Solomon WisemanPrint Page
A statue commemorates Solomon Wiseman after whom Wisemans Ferry is named .
Solomon Wiseman (16 April 1777 - 28 November 1838) was a convict, merchant and ferryman. The town called Wiseman's Ferry, New South Wales, Australia is named after him. He was employed by the British government to carry spies to France. On 30 October 1805 he was found guilty of stealing wood from a lighter and was sentenced to death. This was commuted to Transportation for Life and he was sent to New South Wales where he arrived in August 1806 on the Alexander with his wife and two children.
In 1810 he was given his ticket of leave and in 1812, a pardon. In 1811 Wiseman had constructed a sloop called the Hawkesbury Packet which was a coastal trader. Not long after he also had constructed the Hope. He shipped coal from Newcastle (new South Wales), wheat from the Hawkesbury and timber from Shoalhaven. In 1817 he was granted a lease of 200 acres on the Hawkesbury River at Lower Portland Head, which later became known as Wiseman's Ferry.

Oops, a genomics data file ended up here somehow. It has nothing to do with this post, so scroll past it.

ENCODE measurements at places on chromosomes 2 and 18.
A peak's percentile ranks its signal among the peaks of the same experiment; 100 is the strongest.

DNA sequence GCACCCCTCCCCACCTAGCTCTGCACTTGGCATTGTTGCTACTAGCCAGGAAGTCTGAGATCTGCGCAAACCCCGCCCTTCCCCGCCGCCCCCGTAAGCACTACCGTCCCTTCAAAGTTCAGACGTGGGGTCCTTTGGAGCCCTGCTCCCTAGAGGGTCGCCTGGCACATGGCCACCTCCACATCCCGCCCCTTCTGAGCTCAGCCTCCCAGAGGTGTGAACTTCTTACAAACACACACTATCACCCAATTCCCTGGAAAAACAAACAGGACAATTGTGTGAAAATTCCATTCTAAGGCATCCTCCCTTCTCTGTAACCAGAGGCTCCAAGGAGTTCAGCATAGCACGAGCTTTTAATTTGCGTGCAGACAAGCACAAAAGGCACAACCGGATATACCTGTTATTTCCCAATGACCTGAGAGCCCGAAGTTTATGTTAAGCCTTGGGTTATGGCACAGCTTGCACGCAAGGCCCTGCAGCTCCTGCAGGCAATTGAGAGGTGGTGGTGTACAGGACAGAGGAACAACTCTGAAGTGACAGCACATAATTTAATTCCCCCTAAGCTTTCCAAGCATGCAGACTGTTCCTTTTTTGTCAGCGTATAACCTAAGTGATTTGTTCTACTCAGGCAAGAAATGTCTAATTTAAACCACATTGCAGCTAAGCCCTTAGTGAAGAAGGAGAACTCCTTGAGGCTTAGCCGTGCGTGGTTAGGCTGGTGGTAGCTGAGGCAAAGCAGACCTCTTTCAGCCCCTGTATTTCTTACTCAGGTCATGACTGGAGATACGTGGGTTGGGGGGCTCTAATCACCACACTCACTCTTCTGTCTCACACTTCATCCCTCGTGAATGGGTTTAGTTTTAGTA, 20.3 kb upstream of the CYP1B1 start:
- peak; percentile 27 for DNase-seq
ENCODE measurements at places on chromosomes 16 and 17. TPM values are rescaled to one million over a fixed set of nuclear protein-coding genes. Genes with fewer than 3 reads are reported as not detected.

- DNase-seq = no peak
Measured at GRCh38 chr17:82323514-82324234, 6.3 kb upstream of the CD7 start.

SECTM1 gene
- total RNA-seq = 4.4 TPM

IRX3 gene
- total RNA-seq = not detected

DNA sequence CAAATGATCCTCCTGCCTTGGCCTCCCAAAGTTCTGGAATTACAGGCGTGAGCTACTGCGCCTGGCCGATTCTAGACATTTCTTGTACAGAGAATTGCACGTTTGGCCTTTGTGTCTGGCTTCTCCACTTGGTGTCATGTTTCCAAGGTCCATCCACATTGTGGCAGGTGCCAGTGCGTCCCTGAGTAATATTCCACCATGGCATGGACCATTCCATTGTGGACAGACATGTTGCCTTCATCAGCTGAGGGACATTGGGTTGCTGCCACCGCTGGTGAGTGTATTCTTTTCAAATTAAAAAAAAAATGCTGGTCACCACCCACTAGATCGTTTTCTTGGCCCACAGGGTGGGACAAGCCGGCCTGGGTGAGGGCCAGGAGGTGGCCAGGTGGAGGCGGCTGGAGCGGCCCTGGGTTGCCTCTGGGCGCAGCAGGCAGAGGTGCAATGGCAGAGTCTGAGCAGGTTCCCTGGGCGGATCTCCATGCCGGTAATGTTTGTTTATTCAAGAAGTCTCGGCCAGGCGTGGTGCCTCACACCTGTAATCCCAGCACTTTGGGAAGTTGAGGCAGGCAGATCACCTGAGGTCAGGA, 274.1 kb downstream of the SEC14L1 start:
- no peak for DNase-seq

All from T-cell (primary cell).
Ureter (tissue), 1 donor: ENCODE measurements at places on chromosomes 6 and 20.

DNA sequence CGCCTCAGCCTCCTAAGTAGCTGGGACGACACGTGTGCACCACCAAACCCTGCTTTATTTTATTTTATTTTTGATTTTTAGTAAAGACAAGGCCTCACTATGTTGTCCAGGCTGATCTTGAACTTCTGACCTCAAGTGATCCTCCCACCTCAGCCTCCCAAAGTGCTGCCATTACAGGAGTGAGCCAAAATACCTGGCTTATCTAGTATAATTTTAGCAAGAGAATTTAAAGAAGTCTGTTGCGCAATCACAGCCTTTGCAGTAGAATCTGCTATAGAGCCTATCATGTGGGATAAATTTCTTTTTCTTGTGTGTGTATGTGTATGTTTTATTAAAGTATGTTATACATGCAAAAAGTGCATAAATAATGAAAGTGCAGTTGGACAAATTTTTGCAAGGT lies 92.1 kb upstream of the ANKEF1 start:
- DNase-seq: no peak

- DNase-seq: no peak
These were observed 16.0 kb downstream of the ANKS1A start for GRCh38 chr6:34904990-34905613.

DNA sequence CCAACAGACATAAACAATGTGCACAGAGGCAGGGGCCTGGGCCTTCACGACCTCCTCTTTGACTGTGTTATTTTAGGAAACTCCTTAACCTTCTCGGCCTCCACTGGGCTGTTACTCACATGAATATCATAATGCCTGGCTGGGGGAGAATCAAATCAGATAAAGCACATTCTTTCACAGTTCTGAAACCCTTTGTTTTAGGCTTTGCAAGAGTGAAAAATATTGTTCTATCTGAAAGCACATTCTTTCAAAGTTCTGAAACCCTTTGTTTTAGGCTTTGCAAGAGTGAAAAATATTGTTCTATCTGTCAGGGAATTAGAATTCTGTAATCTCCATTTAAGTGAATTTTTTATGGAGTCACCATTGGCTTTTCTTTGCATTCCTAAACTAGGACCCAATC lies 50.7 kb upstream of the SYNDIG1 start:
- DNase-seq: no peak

In 1821 he established an inn called 'the Sign of the Packet' on the banks of the river. When he heard that the government intended to build a road between Sydney and the Hunter valley, he persuaded the authorities to route it through his land. Road building commenced in 1826 with two gangs operating either side of the river, and in 1827 he received a contract to supply all provisions to the gangs and later that year a license to operate a ferry to transport people and stock across the river. The ferry crossing site was moved in 1829, to its current site, when a route was chosen for the Great North Road. The current site is the oldest ferry crossing in Australia.
|Address:||Old Northern Road, Wisemans Ferry, 2770|
|GPS Coordinates:||Lat: -33.385366|
Note: GPS Coordinates are approximate.
|Actual Monument Dedication Date:||Sunday 18th September, 1988|
1777 - 1838
Pioneer, Inn-keeper, Ferry-master
18th September, 1988